THURSDAY, Dec. 1, 2022 (HealthDay News) -- The U.S. Food and Drug Administration on Wednesday approved the first fecal microbiota treatment, aimed at helping adults battling tough-to-treat Clostridioides difficile infections (CDIs).
"Today's approval of Rebyota is an advance in caring for patients who have recurrent C. difficile infection," Peter Marks, M.D., director of the FDA Center for Biologics Evaluation and Research, said in an agency news release. "Recurrent CDI impacts an individual's quality of life and can also potentially be life-threatening. As the first FDA-approved fecal microbiota product, today's action represents an important milestone, as it provides an additional approved option to prevent recurrent CDI."
Rebyota, from Ferring Pharmaceuticals, is prepared from human stool donated by qualified individuals. Donors are tested for a range of transmissible pathogens, though there is still the possibility of transmitting infections, the FDA noted. The treatment is administered rectally in one dose.
Two randomized, double-blind clinical studies and some open-label clinical studies were completed prior to the approval to assess safety, involving a total of 978 adults. In one study, the most common side effects among 180 Rebyota recipients compared with 87 placebo recipients were abdominal pain, diarrhea, abdominal bloating, gas, and nausea. Those patients had received one or more doses of Rebyota or a placebo 24 to 72 hours after completing antibiotic treatment and their CDI was under control, the FDA said.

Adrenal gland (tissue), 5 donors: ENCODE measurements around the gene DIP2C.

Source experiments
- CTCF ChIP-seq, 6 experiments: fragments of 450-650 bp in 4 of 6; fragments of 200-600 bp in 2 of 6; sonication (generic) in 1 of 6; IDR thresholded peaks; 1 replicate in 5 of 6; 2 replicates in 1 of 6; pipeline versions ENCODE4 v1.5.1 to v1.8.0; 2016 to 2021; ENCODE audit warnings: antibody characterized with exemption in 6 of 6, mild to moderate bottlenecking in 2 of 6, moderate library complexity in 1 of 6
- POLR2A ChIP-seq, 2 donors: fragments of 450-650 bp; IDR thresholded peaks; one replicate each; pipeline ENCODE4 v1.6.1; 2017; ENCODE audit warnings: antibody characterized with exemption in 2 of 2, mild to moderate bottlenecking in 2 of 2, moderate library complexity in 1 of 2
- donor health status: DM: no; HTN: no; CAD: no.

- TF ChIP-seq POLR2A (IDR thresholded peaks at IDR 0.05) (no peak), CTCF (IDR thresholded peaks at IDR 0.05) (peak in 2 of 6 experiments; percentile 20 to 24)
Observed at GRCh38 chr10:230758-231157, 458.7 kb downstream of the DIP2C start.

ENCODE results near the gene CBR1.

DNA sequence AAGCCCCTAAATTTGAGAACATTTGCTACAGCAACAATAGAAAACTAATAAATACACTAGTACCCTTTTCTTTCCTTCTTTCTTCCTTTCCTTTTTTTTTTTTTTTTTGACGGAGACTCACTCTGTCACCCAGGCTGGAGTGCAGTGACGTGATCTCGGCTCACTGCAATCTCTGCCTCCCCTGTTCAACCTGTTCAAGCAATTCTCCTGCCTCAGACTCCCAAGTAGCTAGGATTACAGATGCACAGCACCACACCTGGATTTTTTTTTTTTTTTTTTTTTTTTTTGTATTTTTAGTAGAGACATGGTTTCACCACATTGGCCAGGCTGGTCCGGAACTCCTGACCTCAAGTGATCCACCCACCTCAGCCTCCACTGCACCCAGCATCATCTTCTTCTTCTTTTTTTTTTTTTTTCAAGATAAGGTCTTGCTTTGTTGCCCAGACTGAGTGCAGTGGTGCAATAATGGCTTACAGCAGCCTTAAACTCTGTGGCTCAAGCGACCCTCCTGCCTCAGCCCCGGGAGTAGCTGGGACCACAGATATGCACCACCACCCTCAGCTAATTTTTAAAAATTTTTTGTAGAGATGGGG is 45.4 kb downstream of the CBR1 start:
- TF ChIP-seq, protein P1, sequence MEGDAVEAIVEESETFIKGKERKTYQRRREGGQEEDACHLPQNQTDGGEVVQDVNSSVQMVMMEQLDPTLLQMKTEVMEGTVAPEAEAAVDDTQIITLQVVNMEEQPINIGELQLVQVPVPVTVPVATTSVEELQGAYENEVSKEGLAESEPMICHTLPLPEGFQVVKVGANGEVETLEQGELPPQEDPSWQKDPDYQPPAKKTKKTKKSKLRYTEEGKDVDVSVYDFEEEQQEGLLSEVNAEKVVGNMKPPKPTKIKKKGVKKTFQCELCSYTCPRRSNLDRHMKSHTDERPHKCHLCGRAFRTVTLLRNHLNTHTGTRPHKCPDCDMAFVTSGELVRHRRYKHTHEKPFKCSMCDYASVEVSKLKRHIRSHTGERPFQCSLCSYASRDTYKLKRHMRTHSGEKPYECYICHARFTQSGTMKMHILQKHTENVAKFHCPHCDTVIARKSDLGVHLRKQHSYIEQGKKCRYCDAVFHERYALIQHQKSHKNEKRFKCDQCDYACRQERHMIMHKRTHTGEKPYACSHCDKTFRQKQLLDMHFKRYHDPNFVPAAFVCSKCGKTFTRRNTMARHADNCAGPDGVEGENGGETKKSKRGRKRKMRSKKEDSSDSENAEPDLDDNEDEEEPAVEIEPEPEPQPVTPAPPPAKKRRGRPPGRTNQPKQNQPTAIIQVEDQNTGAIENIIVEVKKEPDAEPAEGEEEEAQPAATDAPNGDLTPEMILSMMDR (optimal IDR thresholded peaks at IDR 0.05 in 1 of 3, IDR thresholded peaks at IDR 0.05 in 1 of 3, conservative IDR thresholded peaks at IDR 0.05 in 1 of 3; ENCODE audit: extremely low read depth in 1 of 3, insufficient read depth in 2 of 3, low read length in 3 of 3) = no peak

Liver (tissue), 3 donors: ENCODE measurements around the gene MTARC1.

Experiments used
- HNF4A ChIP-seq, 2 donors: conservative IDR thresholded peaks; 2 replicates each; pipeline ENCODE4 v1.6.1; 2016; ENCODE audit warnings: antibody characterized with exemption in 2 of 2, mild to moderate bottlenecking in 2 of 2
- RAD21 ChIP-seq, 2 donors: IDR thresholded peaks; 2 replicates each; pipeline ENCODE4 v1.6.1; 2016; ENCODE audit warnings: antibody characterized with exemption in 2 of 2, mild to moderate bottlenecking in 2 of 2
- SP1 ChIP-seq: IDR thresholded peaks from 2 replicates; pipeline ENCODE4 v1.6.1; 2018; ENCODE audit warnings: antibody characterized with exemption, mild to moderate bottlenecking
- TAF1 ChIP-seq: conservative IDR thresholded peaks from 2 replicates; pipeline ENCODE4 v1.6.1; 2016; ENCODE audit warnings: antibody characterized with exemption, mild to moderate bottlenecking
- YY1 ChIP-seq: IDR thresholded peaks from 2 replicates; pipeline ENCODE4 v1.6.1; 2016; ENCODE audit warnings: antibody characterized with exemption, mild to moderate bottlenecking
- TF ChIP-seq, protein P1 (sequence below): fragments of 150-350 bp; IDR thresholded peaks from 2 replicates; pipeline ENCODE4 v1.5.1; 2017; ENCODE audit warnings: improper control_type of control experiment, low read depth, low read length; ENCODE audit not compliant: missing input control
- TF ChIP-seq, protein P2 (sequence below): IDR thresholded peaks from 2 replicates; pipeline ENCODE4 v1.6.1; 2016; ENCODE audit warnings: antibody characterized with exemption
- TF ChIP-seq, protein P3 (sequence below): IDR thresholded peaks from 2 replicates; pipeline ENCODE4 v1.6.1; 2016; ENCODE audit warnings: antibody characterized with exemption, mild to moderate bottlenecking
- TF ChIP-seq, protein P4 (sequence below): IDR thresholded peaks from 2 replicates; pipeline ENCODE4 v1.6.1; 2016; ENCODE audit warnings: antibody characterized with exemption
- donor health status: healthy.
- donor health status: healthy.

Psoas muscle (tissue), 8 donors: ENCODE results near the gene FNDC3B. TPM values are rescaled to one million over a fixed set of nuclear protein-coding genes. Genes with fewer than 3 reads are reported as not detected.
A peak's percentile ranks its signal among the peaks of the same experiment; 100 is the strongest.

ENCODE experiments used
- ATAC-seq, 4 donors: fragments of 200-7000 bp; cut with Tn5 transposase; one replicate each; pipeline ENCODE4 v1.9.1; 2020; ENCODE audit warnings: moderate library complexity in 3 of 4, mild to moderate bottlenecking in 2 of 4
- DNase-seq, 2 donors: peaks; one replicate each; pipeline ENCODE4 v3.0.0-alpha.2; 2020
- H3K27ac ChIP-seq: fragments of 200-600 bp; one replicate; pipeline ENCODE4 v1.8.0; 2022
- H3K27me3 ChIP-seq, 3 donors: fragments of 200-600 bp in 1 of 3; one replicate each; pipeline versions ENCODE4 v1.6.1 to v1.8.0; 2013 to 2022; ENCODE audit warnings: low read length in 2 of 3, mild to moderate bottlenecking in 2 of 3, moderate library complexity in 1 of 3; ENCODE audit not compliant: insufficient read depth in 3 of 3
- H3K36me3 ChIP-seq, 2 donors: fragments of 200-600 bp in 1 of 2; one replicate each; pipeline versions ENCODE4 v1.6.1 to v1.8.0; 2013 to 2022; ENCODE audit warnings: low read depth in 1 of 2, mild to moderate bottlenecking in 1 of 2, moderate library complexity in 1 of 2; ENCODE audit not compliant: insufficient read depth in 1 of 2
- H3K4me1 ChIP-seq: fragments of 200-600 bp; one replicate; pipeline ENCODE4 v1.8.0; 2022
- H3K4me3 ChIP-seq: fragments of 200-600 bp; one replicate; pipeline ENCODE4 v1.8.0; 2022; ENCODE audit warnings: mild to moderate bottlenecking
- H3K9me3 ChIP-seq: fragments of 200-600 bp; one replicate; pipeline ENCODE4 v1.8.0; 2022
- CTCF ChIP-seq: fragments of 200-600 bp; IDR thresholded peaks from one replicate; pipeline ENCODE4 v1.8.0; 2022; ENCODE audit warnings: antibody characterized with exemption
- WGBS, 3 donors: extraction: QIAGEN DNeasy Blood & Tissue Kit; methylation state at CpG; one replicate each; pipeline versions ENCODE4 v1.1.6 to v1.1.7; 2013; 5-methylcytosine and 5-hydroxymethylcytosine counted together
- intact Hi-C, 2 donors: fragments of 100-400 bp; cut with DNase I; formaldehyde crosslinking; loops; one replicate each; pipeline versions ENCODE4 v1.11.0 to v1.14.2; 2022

The FDA evaluated the treatment's effectiveness by analyzing data from a randomized, double-blind, placebo-controlled, multicenter study. This study included 177 adults who received one dose of Rebyota and 85 who received one dose of placebo. The analysis also incorporated success rates from a different placebo-controlled study in which 39 adults received one dose of Rebyota and one dose of placebo, and another 43 adults received two doses of placebo. Taking results from both studies, the overall success rate in preventing recurrent CDI for eight weeks was 70.6 percent in the Rebyota group and 57.5 percent in the placebo group.
Approval of Rebyota was granted to Ferring Pharmaceuticals.